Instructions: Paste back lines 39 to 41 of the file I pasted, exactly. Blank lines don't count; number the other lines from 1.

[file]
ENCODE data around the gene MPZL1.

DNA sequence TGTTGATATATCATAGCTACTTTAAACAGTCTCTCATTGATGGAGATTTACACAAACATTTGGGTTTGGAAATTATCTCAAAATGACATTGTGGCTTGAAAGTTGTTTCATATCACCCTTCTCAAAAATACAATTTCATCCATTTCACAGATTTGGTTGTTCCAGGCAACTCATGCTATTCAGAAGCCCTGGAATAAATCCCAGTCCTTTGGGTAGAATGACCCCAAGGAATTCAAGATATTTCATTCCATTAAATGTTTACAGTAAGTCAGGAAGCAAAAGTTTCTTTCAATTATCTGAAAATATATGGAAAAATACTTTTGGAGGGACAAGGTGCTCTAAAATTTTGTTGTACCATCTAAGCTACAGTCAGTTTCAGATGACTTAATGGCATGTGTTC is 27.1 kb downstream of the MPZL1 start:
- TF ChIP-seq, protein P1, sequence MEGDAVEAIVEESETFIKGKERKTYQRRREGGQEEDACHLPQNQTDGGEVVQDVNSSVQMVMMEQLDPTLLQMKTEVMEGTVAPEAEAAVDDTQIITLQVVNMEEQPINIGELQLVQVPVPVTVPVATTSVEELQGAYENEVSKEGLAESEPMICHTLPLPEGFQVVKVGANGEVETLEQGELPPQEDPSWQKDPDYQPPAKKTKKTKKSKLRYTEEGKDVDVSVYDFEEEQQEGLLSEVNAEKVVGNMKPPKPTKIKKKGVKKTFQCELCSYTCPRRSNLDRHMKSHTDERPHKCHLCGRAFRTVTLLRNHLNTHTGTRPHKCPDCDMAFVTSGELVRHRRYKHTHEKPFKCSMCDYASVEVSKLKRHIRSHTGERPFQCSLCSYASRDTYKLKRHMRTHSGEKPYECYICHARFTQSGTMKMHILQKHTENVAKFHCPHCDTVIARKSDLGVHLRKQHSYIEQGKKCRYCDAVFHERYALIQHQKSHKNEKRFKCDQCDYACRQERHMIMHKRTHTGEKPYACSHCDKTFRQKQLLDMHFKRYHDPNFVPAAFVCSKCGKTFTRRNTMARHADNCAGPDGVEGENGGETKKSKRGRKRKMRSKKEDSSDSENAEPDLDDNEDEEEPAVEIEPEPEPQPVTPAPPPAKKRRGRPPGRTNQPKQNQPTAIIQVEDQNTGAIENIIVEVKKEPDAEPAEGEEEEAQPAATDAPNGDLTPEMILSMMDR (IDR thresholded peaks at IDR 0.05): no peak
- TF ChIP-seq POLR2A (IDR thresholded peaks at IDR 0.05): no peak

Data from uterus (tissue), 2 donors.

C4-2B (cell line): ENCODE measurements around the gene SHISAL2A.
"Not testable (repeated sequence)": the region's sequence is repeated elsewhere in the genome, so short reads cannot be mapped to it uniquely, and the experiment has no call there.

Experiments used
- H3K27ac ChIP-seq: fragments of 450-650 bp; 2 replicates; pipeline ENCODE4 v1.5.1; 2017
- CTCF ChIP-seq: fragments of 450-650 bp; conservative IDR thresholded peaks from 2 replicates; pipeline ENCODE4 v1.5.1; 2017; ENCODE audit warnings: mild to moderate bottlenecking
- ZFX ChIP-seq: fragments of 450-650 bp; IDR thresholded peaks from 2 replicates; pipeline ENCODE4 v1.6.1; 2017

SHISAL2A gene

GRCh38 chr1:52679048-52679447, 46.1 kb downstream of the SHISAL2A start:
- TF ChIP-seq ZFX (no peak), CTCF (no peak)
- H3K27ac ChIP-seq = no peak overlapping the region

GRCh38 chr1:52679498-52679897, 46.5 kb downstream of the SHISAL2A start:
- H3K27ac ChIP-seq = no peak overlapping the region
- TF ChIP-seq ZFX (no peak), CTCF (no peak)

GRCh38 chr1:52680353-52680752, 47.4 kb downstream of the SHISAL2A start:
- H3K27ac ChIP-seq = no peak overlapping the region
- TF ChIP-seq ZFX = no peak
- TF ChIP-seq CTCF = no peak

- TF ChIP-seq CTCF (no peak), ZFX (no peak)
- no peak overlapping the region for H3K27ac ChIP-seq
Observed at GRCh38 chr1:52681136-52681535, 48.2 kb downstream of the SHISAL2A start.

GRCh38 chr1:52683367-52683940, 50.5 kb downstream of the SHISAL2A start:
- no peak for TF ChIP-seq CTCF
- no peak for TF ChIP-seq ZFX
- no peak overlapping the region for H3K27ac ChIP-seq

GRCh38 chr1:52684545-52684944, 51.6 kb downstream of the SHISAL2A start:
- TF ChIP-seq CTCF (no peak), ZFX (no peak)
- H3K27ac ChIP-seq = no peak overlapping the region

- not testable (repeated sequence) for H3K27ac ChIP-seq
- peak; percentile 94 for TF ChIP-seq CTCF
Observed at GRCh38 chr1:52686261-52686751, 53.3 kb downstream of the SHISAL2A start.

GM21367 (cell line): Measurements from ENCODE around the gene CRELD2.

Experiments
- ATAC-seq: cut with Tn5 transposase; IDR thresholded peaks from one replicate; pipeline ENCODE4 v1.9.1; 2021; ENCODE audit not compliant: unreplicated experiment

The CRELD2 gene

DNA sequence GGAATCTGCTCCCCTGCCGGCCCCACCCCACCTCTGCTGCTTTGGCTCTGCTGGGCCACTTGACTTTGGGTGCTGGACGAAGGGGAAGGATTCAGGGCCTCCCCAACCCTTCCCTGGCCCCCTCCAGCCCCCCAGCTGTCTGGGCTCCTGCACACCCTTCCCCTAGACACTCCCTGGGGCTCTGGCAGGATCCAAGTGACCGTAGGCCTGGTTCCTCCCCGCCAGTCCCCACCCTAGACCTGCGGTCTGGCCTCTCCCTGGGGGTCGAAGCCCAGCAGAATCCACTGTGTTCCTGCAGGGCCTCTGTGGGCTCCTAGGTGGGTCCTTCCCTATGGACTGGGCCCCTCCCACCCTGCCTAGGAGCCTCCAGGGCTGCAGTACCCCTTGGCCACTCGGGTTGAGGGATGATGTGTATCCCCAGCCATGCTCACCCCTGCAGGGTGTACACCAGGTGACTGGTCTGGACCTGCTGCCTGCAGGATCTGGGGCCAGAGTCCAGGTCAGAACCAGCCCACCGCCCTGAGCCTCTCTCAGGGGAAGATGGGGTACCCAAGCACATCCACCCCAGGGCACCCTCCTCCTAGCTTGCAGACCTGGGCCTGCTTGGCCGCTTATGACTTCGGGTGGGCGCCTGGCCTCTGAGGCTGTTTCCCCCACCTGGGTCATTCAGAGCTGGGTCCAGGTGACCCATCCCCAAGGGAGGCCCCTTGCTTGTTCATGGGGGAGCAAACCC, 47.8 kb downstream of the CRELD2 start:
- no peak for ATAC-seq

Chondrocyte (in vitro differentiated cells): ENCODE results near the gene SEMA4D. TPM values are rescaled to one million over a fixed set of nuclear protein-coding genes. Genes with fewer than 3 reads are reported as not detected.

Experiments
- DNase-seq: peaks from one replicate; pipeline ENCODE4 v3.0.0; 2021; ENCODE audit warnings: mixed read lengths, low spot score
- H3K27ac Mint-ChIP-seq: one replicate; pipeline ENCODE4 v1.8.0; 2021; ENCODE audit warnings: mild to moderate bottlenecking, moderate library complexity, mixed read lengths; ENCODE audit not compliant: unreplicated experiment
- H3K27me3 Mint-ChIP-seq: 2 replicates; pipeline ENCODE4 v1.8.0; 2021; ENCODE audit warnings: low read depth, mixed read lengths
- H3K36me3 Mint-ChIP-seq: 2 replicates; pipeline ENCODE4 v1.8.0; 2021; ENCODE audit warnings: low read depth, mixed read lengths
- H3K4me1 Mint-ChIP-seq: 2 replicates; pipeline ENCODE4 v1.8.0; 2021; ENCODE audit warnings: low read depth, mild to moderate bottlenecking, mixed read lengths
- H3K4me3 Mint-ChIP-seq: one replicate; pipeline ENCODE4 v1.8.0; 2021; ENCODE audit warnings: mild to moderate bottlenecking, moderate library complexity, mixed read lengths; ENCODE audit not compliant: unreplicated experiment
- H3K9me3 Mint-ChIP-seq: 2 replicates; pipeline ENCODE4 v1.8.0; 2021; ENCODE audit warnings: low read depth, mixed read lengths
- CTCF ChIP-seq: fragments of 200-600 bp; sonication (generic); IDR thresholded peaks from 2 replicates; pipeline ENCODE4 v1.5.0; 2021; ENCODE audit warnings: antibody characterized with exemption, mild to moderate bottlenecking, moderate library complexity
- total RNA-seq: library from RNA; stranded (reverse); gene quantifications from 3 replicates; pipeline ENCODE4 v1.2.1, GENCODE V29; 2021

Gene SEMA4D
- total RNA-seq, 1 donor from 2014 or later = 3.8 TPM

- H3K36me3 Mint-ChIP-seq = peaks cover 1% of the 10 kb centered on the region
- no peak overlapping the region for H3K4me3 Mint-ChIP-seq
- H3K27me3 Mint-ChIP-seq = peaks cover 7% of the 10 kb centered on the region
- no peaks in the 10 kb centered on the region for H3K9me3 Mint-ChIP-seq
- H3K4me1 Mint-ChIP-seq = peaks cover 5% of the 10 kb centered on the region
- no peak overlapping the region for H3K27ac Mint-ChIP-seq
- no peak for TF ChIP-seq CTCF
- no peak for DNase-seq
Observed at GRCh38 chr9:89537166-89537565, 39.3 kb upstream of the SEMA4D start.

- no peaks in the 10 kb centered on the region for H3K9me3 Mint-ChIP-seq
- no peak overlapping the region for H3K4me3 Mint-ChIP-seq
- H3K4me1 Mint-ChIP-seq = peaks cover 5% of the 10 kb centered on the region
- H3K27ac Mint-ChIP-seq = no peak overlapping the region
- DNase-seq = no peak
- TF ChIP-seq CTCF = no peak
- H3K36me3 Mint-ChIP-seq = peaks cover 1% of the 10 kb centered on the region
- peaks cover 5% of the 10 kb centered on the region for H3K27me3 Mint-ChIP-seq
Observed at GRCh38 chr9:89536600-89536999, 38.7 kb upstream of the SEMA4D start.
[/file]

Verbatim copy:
The CRELD2 gene

DNA sequence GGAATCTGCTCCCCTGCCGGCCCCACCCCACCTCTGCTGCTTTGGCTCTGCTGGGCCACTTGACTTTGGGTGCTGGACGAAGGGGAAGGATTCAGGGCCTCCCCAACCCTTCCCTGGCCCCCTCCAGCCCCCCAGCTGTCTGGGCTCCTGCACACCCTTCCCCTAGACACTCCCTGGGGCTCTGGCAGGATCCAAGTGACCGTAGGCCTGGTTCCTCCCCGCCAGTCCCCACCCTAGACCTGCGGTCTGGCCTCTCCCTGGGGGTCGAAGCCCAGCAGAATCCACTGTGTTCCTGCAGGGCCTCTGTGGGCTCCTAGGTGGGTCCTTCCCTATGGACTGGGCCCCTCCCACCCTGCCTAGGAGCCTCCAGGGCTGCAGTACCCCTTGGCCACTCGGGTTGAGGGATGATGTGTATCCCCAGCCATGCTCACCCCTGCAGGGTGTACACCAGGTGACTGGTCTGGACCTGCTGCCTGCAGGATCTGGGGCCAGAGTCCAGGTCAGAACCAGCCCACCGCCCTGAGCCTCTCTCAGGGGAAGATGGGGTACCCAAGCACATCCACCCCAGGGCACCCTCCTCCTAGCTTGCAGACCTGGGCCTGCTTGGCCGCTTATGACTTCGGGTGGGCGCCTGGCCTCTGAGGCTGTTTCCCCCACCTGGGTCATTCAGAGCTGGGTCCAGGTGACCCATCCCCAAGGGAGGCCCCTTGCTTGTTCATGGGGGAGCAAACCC, 47.8 kb downstream of the CRELD2 start:
- no peak for ATAC-seq